Bathe et al, in a well-designed study, demonstrated the possibility to distinguish PC (n = 56) from benign pancreatic conditions (benign masses and chronic pancreatitis) and patients with gallstone disease (n = 43), matched by age, jaundice and incidence of diabetes, by NMR metabolomic analysis of serum (AUROC 0.83). Another more recent paper of the same group reported on a bigger monocentric cohort (n = 157) the difference in the metabolomic profile of malignant and benign pancreatic and periampullary lesions using 1H-NMR and GC-MS. Indeed, it represents an important finding, since, in the clinic, is not always possible to distinguish PC from other non-pancreatic adenocarcinomas such as periampullary adenocarcinomas, especially when located near to the pancreas’ head. McConnell et al, used both 1H-NMR and GC-MS to analyzed the metabolomic profile of serum samples of PC patients. Interestingly, comparing the accuracies for the discrimination among patients and controls obtained using the two approaches, it emerges that NMR-based models are more accurate than GC and then NMR-GC combined models (1H-NMR dataset: Average of 14 metabolites, AUROC 0.74; GC-MS dataset: Average of 18 metabolites, AUROC 0.62; combined CG-MS/1H-NMR datasets: Average of 20 metabolites, AUROC 0.66). A similar approach was proposed by Farshidfar et al that using metabolomic data obtained from both 1H-NMR and GC-MS platforms, discriminated serum samples of patients with liver-limited metastasis from local (stage II and III) CRC (NMR AUROC 0.88, GC-MS AUROC 0.87) or extrahepatic metastasis patients (NMR AUROC 0.72, GC-MS AUROC 0.90). In a multicentric study with 1H-NMR metabolomic, Bertini et al correctly discriminated the serum profile of metastatic CRC patients (regardless of chemotherapy) from healthy subjects (96.7% accuracy). In addition, the authors used the metabolomic profile as an independent predictor of overall survival (OS) obtaining a hazard ratio of 3.37. In particular, short OS patients were characterized by lower serum level of creatine, lipid (-C=C-CH2-C=C-), lipid (-CH=CH-) and valine and higher levels of lipid (-CH2-OCOR) and NAG. Gu et al used serum samples to investigate differential metabolomic profile between CRC patients (n = 40), colorectal polyp patients (n = 32) and healthy controls (n = 38). Patients with colon polyps are at high risk for the development of colon cancer, and compared to the metabolism of healthy controls, they found that the major abnormal metabolic pathways were the pyruvate metabolism, glycerolipid metabolism, Gln and glutamate metabolism, and alanine, aspartate and glutamate metabolism. Moreover, they distinguished the metabolomic profile of CRC patients from that of colorectal polyposis (AUROC 0.727). Ghini et al raised a very important point about the sample collection by quantifying the effect of preoperative anesthesia on the plasma metabolomic profile of patients with CRC or CRC and LC metastasis. The collection of plasma sample during the preoperative anesthesia is a common procedure that should be avoided in standard metabolomic studies. The authors demonstrated that if compared before the anesthesia CRC vs LC can be distinguished using CPMG spectra with an overall classification accuracy of 76.5%, while comparing samples collected during the anesthesia the discrimination accuracy of CRC vs LC rose to 90.4%. The increased discrimination was attributed to the authors to the different pharmaceutical treatments administered to CRC patients respect to LC patients.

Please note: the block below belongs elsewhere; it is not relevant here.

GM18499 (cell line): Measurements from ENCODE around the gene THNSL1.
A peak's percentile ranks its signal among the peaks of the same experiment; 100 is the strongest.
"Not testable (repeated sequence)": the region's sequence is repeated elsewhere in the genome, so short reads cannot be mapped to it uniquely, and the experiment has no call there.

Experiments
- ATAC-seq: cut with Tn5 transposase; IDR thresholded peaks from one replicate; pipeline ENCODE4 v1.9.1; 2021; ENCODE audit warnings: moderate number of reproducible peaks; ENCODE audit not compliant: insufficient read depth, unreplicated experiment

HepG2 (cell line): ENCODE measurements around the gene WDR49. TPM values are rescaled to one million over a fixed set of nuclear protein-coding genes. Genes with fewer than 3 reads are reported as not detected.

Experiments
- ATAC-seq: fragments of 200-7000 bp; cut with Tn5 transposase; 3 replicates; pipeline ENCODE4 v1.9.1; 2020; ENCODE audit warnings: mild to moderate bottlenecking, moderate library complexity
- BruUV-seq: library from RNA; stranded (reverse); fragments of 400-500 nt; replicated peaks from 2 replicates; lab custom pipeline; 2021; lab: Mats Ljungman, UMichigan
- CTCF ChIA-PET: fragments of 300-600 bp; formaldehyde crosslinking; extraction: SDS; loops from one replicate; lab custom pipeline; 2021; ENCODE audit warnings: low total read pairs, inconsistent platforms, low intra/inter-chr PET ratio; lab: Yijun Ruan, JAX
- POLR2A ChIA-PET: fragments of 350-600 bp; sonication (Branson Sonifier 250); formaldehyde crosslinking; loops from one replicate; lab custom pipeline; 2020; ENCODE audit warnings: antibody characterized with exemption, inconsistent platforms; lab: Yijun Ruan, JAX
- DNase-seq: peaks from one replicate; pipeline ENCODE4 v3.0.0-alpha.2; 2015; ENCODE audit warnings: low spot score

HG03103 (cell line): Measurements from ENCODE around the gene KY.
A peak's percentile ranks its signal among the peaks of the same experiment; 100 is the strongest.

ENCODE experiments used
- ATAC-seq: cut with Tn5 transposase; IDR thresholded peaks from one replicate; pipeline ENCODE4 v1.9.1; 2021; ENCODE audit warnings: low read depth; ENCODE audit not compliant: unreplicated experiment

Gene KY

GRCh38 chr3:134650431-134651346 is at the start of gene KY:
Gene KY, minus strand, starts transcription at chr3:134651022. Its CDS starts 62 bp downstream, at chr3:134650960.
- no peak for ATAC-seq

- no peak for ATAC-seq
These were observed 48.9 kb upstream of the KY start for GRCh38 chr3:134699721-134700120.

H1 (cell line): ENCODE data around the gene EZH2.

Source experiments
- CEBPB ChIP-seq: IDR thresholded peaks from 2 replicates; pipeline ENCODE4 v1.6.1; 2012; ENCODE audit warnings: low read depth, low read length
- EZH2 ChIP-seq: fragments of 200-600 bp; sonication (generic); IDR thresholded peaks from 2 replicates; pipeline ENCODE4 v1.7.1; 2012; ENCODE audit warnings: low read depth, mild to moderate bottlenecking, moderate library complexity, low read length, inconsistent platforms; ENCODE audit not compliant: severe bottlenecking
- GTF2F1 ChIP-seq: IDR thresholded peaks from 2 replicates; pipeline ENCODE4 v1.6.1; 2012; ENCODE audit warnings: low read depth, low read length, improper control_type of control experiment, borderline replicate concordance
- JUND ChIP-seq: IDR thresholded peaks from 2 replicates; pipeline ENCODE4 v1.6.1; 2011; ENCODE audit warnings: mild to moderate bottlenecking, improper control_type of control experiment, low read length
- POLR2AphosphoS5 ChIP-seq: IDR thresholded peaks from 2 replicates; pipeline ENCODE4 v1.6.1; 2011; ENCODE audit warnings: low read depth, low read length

Some NMR-based metabolomic studies are focused on the characterization of the tumor profile in urine samples sometimes considering heterogeneous group of cases (e.g., patients with different cancer stage, metastatic patients, patients with also other cancer types, etc.). If not properly considered, these factors represent important confounding elements.